Monday, December 15, 2008

Fat and happy

Males, N = 410

Females, N = 439

Males, N = 430

Females, N = 485


The Steveosphere has been chatting about fat, so I thought I'd chime in. There are two ideas I wanted to test: 1) that fatter people are happier; and 2) that they're lazier.

General Social Survey interviewers looked over respondents and recorded whether they thought they were below average, average, above average, or considerably above average weight. I omitted non-whites since their numbers were too small.

The top two graphs show how happiness varies with weight. Among men, the skinny ones are not as happy. Men of average weight are happiest, but the fatties are pretty close.

Among women, the trend is clearer: the fatter, the happier.

Now, on the laziness question, I picked work status for people from the age of 30-55. (Next time, I might look at other indicators).

Looking at the third graph, the skinny guys are least likely to be working full-time; the really fat dudes are second.

Once again, weight is more important for women. As the rotundness increases, so do the hours at work. Notice how the skinnies have the most homemakers. They probably used their thinness to bag them a productive husband. (Lots of thin part-timers too).

So, the data here do not support the idea that fat people are lazy and miserable. Perhaps happy people worry less about their weight. The world is a good place whether I'm narrow or wide.

What's up with thin men? Not happy because they're too slight--a feminine quality? More neurotic?

I imagine that more fat women need to work because they don't have a man to support them, or because they must bring more income to the marriage bargain to compensate for being unattractive. Or they're just lower-income types and need the money more.

7 comments:

Peter said...

One thing that pops right out is the big increase in the temporarily not working (green) category among the most overweight men. It might be attributable to health-related issues. There's no comparable increase for women, which makes sense as the adverse health consequences of obesity are worse for men than for women.

Speedwell said...

Even fat geeky chicks like me wouldn't touch morons like you with a ten-foot pole. Believe it or not, we have more than enough intelligence, imagination, and self-esteem to take one look at people like you, who think every woman measures her worth according to her man-catchiness, and kick them straight to the curb.

Ron Guhname said...

Has anyone noticed how fat chicks are loud?

Who said anything about women basing their self-esteem on man-catchiness? You've smuggled your own issue into the topic.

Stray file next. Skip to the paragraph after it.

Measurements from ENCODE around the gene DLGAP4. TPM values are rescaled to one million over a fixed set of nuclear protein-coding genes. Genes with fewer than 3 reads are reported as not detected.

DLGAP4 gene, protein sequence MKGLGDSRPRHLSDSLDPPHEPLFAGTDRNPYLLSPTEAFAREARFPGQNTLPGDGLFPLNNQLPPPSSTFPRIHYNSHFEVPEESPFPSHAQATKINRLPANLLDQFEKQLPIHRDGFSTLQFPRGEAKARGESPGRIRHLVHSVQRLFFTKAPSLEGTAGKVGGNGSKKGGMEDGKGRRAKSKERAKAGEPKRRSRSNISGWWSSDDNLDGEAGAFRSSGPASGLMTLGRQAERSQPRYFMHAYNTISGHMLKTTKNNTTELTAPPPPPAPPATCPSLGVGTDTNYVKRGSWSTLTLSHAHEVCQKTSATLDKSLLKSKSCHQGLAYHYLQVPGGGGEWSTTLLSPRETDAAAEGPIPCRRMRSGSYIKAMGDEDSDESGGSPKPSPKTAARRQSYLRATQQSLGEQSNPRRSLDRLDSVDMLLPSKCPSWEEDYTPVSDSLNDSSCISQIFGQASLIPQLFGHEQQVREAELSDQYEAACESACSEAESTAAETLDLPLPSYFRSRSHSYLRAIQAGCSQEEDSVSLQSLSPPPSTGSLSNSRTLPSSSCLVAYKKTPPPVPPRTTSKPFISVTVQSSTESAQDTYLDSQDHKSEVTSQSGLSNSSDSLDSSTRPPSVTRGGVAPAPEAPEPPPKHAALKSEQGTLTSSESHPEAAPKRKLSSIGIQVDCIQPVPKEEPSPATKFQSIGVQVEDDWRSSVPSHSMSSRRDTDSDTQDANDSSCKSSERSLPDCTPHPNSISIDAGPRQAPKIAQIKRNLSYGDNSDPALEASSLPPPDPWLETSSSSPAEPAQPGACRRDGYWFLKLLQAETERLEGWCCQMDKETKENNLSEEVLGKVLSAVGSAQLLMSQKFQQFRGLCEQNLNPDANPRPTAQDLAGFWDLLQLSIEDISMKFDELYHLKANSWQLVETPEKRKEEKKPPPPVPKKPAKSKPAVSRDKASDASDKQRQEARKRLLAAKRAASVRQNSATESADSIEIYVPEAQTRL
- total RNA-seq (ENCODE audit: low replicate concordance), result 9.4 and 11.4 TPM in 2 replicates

Anonymous said...

I'm curious how age fits into all this. I would suspect that some of the differences in working habits could be attributed to older people being more likely to be established in careers. Older people also have slower metabolisms and have had more life over which to build up excess weight (not to mention the fact that things such as a well-paying job and family responsibilities, things likely to bring happiness, take up time that could otherwise be spent exercising and preparing healthier foods).

Also, any idea what the "other" category under work status might include?

agnostic said...

The "considerably above average," whites-only group has only 28 people, 12 male and 16 female.

Maybe the diffs are big enough that a statistical test would give a significant result, but I dunno.

And the conclusions really hinge on what the lardasses are like. The male trend looks like it could do all three things: continue upward, level off, or bend back down. Ditto for females.

Hard to tell what's going on without a good feel for the humungo group.

agnostic said...

Even fat geeky chicks like me wouldn't touch morons like you with a ten-foot pole.

Fat and geeky! Our pride is doubly wounded -- we'll have to eat twice as many corndogs tonight to make ourselves feel better.

Peter said...

Once again, weight is more important for women. As the rotundness increases, so do the hours at work. Notice how the skinnies have the most homemakers. They probably used their thinness to bag them a productive husband. (Lots of thin part-timers too).

On the other hand, having children is one of the leading causes of weight gain in women. This may especially be true for middle-aged women, who make up a large percentage of those in the survey (30-55). It would therefore seem logical that the thinner women would be less likely to have children than other women and therefore less likely to be housewives.